(Sentinel photo by Don McDowell)
John Cox, a 50 year old businessman and from Chicago, wants to make America the 'shining city on the hill' just like Ronald Reagan once proclaimed, but he isn't going to sit idly and wait for someone else to show the kind of leadership that he feels America needs. He wants to be guy that provides it.
Cox was in Le Mars at the Family Table on Wednesday, June 14, to greet a handful of curious Republican activists for lunch and to talk about his vision for America.
Cox grew up in inner city Chicago with his mother who raised him by herself. Cox said he never knew his father.
"My father took one look at me and decided he didn't want the responsibility so he exited stage left. I grew up without very much and we were very poor," said Cox, who has tremendous admiration for his mother.
Cox said his mother taught him the incredible value of education and so he worked hard to put himself through college and law school.
After graduation, he worked in an accounting firm and eventually started his own office which was a combination of an accounting and law firm. Shortly after, he opened an investment advisory firm, a real-estate business, and a venture capitalist firm.
He also has written several books, including his current book, 'Politics Inc.', which he has been showing off on the campaign trail.
Cox, now independently wealthy, remembers first getting started.
"I didn't even have enough money for a secretary," said Cox who has since purchased over 1,000 apartments in the Chicago area and successfully turned around a major potato chip company that was running millions of dollars in debt.
Cox said he has lived his life by taking just one step at a time. He believes that running for President is just the next step in his personal life journey.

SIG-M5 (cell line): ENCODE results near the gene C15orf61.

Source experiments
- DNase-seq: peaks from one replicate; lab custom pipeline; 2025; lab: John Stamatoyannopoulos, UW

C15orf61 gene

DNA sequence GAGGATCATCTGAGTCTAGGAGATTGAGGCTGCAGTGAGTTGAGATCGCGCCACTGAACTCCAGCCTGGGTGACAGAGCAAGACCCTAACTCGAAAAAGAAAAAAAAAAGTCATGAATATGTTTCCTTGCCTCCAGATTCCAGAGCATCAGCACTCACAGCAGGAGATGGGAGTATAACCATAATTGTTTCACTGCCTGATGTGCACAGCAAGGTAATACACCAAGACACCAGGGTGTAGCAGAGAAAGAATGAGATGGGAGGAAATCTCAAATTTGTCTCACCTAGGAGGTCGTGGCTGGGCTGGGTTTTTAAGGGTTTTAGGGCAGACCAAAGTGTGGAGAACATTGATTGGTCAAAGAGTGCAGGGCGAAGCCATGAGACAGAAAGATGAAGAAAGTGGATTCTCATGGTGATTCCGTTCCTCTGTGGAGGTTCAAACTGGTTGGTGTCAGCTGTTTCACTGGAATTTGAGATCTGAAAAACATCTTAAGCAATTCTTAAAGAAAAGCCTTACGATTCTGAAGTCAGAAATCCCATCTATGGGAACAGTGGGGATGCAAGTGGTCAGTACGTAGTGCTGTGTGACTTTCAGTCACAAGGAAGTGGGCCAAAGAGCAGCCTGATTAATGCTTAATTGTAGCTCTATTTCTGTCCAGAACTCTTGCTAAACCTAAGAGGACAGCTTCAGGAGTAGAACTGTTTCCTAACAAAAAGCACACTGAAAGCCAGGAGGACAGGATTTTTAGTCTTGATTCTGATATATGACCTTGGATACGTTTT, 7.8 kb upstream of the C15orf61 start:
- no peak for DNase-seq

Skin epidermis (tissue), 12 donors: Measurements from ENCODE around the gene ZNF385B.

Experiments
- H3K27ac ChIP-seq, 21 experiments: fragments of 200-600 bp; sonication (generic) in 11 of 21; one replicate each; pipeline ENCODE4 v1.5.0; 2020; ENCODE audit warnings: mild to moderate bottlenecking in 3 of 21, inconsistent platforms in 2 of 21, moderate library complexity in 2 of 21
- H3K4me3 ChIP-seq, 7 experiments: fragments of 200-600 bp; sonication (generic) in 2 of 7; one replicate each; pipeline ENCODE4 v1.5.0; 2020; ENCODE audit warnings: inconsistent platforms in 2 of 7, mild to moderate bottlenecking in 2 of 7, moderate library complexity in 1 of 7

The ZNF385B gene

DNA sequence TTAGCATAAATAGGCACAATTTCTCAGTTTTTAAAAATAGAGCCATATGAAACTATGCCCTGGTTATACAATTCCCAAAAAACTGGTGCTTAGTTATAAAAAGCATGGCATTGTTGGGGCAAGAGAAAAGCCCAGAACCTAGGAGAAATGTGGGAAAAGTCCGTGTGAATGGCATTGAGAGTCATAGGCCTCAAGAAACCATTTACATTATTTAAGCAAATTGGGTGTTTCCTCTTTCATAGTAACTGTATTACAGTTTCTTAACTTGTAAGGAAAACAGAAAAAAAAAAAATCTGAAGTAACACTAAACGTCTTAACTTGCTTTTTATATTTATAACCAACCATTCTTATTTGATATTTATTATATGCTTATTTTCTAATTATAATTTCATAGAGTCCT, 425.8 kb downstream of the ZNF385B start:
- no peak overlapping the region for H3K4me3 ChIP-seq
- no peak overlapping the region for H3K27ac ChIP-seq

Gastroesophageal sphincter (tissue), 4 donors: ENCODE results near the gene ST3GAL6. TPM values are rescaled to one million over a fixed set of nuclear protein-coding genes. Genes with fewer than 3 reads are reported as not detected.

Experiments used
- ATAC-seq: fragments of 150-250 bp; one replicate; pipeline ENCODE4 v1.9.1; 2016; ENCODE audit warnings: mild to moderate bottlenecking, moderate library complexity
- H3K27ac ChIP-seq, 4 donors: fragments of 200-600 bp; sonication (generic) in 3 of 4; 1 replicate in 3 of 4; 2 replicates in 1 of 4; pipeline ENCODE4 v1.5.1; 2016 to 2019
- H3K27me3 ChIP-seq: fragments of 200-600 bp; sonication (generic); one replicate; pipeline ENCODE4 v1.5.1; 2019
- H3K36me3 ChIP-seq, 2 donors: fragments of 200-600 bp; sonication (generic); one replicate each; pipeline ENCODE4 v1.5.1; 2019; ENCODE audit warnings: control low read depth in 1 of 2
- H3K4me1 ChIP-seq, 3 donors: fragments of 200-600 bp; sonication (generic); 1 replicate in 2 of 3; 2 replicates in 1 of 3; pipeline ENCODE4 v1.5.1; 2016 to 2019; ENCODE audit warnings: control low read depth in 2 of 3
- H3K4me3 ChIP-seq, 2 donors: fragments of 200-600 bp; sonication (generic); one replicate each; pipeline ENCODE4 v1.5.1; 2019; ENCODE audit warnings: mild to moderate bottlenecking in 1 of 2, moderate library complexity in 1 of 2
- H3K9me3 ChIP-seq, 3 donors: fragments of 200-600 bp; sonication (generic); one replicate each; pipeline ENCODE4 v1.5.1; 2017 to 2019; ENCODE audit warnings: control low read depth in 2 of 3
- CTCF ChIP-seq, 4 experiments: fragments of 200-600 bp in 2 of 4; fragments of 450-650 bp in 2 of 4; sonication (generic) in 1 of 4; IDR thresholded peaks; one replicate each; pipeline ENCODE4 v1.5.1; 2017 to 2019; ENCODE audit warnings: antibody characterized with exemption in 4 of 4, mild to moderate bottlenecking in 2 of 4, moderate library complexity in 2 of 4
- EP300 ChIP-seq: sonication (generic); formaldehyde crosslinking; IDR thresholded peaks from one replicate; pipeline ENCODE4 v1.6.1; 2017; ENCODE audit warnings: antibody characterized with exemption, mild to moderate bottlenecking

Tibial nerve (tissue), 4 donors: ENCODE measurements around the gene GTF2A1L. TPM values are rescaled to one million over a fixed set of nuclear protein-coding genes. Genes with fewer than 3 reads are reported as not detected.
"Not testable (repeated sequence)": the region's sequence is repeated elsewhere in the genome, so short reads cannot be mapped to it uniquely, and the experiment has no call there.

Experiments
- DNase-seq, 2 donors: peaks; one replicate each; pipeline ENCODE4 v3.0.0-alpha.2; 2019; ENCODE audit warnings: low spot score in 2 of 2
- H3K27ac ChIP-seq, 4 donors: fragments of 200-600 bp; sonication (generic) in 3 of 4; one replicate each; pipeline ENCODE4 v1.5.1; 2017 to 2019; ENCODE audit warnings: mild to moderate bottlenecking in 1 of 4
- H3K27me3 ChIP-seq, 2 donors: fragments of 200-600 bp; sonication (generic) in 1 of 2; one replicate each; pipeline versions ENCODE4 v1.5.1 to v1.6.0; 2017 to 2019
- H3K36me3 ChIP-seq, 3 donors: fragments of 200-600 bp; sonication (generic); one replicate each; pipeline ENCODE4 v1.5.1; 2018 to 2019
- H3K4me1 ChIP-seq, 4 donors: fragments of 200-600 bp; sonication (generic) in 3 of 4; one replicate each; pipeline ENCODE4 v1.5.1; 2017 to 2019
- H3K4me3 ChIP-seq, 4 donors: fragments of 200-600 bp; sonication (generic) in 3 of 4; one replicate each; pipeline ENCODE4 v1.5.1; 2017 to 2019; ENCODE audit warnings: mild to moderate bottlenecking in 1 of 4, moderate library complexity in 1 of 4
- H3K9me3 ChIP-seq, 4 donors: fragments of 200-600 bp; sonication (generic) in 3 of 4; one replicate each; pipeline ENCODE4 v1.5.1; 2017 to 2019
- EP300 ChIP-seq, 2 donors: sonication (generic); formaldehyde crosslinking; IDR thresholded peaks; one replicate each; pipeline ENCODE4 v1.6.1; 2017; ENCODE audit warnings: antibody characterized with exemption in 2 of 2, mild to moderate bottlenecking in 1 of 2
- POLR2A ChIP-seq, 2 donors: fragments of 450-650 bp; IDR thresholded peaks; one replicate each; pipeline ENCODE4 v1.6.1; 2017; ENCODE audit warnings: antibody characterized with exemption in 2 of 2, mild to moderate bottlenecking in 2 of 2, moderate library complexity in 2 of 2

"I just didn't roll out of bed one morning and decide to run for President. I've got four daughters and a wife and I gave a lot of consideration to this. My wife was sick of me yelling at the tv and being frustrated by the way the government was behaving so she told me to do something about it." Cox, who would pattern his governing style based on his political idol Ronald Reagan, says he will also follow the eleventh commandment that Reagan also followed: Never talk badly about a fellow Republican.
Though Cox says he is concerned about the current group of Republicans looking to jump into the race to replace George W. Bush.
"The people running in 2008 for the GOP nomination are all good men, but I don't see the next Ronald Reagan in that bunch. I see gentlemen who see this as the next rung in the political ladder," explained Cox.
He continued, "It requires leadership and we need another Ronald Reagan but I just do not see that on the horizon."
Though Cox was ripe with references to the late President, he also was very interested in sharing his own vision for America.
Billing himself as a 'progressive conservative', Cox is completely pro-life on the abortion issue without any exceptions and he is opposed to gay marriage and civil unions.
Cox also believes that the federal tax code should be scrapped and be replaced by what is dubbed, 'the fair tax'. Cox would replace the current progressive tax code with a national consumption tax that would not only help out consumers but also companies.